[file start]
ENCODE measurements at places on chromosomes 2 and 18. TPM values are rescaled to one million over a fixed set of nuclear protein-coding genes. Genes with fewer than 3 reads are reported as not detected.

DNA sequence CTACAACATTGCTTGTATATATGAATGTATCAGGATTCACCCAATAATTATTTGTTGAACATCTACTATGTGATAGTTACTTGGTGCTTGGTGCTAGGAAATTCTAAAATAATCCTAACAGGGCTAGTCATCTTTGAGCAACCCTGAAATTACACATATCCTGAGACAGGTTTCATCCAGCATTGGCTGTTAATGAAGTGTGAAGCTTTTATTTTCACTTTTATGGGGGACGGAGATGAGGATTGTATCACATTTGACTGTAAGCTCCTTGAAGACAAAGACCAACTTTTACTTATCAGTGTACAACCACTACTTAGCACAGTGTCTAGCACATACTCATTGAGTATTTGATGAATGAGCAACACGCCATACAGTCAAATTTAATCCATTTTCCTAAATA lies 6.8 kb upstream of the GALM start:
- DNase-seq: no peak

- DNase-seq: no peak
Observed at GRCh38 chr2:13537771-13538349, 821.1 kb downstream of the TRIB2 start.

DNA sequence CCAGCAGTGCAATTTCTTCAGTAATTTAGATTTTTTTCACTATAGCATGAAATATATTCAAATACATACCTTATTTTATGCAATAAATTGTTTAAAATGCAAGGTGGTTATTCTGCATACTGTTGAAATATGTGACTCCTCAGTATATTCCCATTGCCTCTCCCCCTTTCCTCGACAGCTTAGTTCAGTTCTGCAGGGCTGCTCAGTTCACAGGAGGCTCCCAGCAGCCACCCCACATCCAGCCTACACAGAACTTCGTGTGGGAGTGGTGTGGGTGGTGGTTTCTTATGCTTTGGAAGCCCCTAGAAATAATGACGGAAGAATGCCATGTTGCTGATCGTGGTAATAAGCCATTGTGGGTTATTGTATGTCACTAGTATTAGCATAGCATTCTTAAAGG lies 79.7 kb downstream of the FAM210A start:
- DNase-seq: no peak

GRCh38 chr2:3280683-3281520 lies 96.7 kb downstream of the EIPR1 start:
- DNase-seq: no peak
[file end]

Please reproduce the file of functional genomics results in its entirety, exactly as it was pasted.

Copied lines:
ENCODE measurements at places on chromosomes 2 and 18. TPM values are rescaled to one million over a fixed set of nuclear protein-coding genes. Genes with fewer than 3 reads are reported as not detected.

DNA sequence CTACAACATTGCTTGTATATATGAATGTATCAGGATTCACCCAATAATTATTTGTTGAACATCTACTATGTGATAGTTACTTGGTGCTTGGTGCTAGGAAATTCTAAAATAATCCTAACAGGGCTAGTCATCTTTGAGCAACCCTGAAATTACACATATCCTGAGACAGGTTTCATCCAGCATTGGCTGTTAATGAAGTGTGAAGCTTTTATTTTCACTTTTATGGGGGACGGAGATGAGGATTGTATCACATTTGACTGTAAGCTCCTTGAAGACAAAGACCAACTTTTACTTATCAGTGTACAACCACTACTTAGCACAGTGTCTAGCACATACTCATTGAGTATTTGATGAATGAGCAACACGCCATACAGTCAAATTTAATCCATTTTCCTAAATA lies 6.8 kb upstream of the GALM start:
- DNase-seq: no peak

- DNase-seq: no peak
Observed at GRCh38 chr2:13537771-13538349, 821.1 kb downstream of the TRIB2 start.

DNA sequence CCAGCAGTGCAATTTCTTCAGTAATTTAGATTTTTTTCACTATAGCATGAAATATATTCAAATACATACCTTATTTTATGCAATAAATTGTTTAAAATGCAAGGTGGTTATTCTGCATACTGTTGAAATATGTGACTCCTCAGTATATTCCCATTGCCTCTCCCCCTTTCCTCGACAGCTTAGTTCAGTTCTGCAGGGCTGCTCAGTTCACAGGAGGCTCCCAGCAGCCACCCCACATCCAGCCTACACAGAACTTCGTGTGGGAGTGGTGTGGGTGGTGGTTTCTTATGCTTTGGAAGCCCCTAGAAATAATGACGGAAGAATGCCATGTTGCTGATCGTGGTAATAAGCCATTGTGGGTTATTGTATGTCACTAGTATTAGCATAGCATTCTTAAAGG lies 79.7 kb downstream of the FAM210A start:
- DNase-seq: no peak

GRCh38 chr2:3280683-3281520 lies 96.7 kb downstream of the EIPR1 start:
- DNase-seq: no peak